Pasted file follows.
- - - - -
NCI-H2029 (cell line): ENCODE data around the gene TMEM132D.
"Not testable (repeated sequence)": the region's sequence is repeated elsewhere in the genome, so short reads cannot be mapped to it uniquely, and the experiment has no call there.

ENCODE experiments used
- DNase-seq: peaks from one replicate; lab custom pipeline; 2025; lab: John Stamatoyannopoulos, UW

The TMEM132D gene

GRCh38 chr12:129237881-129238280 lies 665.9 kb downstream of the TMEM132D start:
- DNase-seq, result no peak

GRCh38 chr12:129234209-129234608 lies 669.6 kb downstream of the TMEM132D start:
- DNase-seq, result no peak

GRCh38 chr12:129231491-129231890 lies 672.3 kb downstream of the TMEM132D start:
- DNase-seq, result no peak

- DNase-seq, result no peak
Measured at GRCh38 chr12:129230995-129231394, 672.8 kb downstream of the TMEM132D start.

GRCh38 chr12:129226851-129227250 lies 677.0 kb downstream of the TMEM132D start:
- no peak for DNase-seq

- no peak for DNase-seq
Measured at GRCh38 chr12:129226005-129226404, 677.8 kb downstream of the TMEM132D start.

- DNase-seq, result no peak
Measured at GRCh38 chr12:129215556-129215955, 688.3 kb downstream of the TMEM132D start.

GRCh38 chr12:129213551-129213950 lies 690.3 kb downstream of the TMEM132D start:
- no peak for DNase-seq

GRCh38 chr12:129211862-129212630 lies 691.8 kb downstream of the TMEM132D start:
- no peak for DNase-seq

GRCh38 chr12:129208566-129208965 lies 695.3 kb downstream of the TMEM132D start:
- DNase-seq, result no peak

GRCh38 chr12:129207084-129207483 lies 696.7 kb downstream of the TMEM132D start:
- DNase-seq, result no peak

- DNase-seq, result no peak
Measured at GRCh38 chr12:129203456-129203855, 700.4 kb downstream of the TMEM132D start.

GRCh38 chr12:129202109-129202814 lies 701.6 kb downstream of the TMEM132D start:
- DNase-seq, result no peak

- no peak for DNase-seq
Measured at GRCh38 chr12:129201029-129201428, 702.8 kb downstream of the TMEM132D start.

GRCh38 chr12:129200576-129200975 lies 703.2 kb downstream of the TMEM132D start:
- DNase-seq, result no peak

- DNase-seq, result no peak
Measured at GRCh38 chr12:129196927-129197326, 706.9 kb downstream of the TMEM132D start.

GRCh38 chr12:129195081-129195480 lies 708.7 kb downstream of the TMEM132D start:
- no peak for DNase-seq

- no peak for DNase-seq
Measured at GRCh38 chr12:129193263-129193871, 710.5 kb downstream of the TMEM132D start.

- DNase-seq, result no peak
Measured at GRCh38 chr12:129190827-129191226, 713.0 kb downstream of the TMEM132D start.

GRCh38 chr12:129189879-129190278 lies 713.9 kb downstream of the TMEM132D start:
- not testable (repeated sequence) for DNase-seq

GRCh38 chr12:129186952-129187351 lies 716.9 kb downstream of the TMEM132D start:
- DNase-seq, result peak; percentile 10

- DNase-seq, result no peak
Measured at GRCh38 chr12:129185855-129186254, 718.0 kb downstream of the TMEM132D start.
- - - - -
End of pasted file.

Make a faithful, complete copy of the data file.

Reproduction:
NCI-H2029 (cell line): ENCODE data around the gene TMEM132D.
"Not testable (repeated sequence)": the region's sequence is repeated elsewhere in the genome, so short reads cannot be mapped to it uniquely, and the experiment has no call there.

ENCODE experiments used
- DNase-seq: peaks from one replicate; lab custom pipeline; 2025; lab: John Stamatoyannopoulos, UW

The TMEM132D gene

GRCh38 chr12:129237881-129238280 lies 665.9 kb downstream of the TMEM132D start:
- DNase-seq, result no peak

GRCh38 chr12:129234209-129234608 lies 669.6 kb downstream of the TMEM132D start:
- DNase-seq, result no peak

GRCh38 chr12:129231491-129231890 lies 672.3 kb downstream of the TMEM132D start:
- DNase-seq, result no peak

- DNase-seq, result no peak
Measured at GRCh38 chr12:129230995-129231394, 672.8 kb downstream of the TMEM132D start.

GRCh38 chr12:129226851-129227250 lies 677.0 kb downstream of the TMEM132D start:
- no peak for DNase-seq

- no peak for DNase-seq
Measured at GRCh38 chr12:129226005-129226404, 677.8 kb downstream of the TMEM132D start.

- DNase-seq, result no peak
Measured at GRCh38 chr12:129215556-129215955, 688.3 kb downstream of the TMEM132D start.

GRCh38 chr12:129213551-129213950 lies 690.3 kb downstream of the TMEM132D start:
- no peak for DNase-seq

GRCh38 chr12:129211862-129212630 lies 691.8 kb downstream of the TMEM132D start:
- no peak for DNase-seq

GRCh38 chr12:129208566-129208965 lies 695.3 kb downstream of the TMEM132D start:
- DNase-seq, result no peak

GRCh38 chr12:129207084-129207483 lies 696.7 kb downstream of the TMEM132D start:
- DNase-seq, result no peak

- DNase-seq, result no peak
Measured at GRCh38 chr12:129203456-129203855, 700.4 kb downstream of the TMEM132D start.

GRCh38 chr12:129202109-129202814 lies 701.6 kb downstream of the TMEM132D start:
- DNase-seq, result no peak

- no peak for DNase-seq
Measured at GRCh38 chr12:129201029-129201428, 702.8 kb downstream of the TMEM132D start.

GRCh38 chr12:129200576-129200975 lies 703.2 kb downstream of the TMEM132D start:
- DNase-seq, result no peak

- DNase-seq, result no peak
Measured at GRCh38 chr12:129196927-129197326, 706.9 kb downstream of the TMEM132D start.

GRCh38 chr12:129195081-129195480 lies 708.7 kb downstream of the TMEM132D start:
- no peak for DNase-seq

- no peak for DNase-seq
Measured at GRCh38 chr12:129193263-129193871, 710.5 kb downstream of the TMEM132D start.

- DNase-seq, result no peak
Measured at GRCh38 chr12:129190827-129191226, 713.0 kb downstream of the TMEM132D start.

GRCh38 chr12:129189879-129190278 lies 713.9 kb downstream of the TMEM132D start:
- not testable (repeated sequence) for DNase-seq

GRCh38 chr12:129186952-129187351 lies 716.9 kb downstream of the TMEM132D start:
- DNase-seq, result peak; percentile 10

- DNase-seq, result no peak
Measured at GRCh38 chr12:129185855-129186254, 718.0 kb downstream of the TMEM132D start.